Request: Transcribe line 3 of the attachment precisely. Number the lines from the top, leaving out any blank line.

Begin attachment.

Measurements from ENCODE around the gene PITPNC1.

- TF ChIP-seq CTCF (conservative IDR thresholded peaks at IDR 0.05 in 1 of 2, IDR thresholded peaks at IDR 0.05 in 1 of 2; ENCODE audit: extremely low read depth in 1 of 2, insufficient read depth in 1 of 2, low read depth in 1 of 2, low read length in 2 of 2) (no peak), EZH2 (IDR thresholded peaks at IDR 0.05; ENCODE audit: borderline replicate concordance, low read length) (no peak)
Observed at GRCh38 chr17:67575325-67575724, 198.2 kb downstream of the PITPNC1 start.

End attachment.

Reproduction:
Observed at GRCh38 chr17:67575325-67575724, 198.2 kb downstream of the PITPNC1 start.